10:33 GMT +315 November 2019
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    A chemical plant located along a branch of the Kanawaha River in Charleston, W.Va.,

    One Year After Toxic Leak West Virginia Moves to Ease Environmental Laws

    © AP Photo/ Steve Helber
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    In most places, if a toxic leak contaminated a town’s entire supply of drinking water for nearly a week, local authorities would do whatever it took to make sure it didn’t happen again.

    But that’s not the case in West Virginia.

    Just a year after a chemical spill dumped nearly 8,000 gallons of toxins into Charleston, West Virginia’s water supply and sent residents scrambling for alternatives to the hazardous tap water, and some to area hospitals with reports of skin rashes, diarrhea and other adverse reactions after contact with the contaminated water. Now, state lawmakers are looking at some proposals that would actually roll back the state’s clean water laws and weaken a new law on chemical tank safety.  Another proposed piece of legislation would exempt most chemical tanks from complying with new storage standards.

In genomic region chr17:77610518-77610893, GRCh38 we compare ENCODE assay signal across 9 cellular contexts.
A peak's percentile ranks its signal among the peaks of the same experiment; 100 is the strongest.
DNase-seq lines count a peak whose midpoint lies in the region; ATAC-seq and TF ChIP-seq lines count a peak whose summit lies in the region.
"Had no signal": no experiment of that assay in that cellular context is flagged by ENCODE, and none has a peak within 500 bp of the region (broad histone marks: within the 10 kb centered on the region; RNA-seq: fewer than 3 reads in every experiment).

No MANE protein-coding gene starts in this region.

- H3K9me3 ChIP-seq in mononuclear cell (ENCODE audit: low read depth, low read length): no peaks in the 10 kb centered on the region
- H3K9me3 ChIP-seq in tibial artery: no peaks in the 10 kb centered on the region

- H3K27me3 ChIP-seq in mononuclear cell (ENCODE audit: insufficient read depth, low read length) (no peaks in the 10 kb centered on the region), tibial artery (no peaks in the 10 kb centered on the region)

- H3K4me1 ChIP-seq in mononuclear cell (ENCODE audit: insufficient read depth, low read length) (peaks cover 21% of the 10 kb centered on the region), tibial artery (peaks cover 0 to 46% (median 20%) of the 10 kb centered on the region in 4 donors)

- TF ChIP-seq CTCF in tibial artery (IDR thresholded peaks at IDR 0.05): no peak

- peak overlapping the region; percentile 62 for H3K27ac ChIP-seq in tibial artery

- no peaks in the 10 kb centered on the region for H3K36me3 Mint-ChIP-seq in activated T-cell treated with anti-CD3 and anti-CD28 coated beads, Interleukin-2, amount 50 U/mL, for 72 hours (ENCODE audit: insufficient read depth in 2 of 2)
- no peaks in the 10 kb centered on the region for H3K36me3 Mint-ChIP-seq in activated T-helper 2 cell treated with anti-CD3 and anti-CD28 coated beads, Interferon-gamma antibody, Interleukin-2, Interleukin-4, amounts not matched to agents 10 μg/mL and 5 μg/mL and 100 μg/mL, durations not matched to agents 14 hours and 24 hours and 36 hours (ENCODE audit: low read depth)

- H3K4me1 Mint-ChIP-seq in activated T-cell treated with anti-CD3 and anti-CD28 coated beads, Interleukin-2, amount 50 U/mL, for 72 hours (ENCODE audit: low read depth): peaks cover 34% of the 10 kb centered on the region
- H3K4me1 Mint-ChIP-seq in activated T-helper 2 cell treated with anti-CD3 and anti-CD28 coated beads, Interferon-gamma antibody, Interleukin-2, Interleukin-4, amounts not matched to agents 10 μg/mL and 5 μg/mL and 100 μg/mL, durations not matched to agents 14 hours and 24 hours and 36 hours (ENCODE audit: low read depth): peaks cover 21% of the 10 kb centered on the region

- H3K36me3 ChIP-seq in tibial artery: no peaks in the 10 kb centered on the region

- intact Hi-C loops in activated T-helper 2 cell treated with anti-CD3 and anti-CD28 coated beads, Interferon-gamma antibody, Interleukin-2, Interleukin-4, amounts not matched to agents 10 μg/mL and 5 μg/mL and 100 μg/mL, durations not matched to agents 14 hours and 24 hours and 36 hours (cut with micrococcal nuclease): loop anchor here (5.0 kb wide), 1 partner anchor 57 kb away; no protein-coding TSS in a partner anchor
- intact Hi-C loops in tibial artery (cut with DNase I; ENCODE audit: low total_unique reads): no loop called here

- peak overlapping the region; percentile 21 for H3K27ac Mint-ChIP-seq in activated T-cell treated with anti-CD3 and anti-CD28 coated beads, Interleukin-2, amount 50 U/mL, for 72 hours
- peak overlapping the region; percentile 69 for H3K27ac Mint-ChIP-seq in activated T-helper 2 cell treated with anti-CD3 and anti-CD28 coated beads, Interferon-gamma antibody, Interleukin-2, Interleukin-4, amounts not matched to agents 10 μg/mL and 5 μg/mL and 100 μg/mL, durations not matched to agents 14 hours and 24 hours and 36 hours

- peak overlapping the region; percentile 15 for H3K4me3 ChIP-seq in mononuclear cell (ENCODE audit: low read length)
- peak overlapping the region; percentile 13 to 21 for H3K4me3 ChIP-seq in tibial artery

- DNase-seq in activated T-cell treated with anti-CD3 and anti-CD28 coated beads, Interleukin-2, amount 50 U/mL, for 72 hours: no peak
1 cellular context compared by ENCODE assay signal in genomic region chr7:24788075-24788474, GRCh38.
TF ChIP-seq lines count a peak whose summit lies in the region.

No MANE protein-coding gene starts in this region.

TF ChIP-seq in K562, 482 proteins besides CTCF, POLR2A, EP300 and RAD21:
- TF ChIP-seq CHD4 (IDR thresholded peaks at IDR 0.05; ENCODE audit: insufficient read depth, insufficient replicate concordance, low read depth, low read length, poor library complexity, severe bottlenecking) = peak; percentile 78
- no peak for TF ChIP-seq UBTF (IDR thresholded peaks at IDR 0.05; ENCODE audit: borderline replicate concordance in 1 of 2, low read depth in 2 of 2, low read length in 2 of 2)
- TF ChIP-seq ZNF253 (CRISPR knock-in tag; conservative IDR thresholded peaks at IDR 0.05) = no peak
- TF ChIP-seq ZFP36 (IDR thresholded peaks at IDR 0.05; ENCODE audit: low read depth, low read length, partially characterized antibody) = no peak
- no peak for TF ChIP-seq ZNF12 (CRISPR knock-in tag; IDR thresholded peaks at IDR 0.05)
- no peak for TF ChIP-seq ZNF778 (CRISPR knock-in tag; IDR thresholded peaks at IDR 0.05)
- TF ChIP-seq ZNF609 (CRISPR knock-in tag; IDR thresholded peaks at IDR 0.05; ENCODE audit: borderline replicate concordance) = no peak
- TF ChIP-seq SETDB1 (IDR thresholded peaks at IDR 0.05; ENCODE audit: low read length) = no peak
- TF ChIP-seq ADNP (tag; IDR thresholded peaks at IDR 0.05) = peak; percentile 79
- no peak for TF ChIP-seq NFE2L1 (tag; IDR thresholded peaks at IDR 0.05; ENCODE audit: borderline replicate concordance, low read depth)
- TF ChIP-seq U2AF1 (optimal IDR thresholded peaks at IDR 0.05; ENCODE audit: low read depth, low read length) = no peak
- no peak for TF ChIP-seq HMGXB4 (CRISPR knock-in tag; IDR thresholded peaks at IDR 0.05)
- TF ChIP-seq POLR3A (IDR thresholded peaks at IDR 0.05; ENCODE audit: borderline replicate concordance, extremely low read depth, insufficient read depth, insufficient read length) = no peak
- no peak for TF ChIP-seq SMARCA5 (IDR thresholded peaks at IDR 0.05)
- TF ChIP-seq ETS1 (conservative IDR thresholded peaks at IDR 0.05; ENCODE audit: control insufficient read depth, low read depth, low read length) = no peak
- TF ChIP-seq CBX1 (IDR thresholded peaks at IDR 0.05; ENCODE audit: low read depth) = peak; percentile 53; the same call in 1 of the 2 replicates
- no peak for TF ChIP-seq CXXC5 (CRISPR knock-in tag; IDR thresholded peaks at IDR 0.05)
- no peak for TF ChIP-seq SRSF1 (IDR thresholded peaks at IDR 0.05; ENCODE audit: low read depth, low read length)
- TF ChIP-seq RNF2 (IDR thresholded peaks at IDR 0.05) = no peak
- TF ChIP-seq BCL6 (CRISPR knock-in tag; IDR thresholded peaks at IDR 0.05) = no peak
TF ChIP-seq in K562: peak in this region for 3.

Legislators are also discussing a proposal that would protect the state’s powerful coal industry from enforcement actions if they violate water quality standards. That proposal would prohibit residents from suing the coal mining industry and other violations of clean water standards. Last year’s toxic leak, for instance, was a chemical commonly used to clean coal. If this year’s proposals become law and another spill similar to last year’s occurs, the coal industry wouldn’t be liable.

    Backers of the “Coal Jobs and Safety Act” say it’s a way for West Virginia’s coal industry to be more competitive with coal regions in other states, adding that tougher federal environmental standards hinder business on the local level.

    Taken together, the proposals would essentially gut the state’s current clean water laws and standards.

    Clean Water Supporters in Front of West Virginia State Capitol Building
    Clean Water Supporters in Front of West Virginia State Capitol Building

    On the other hand, proponents of tougher standards say those are needed to ensure that residents are protected, but they face an uphill battle since supporters of tougher clean water laws don’t have enough votes in the state legislature to block those proposals that seek to overturn or weaken clean water standards.

    Legislators are expected to continue to look at the proposed bills over the next several weeks.

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    West Virginia, chemical spill, water supply, West Virginia
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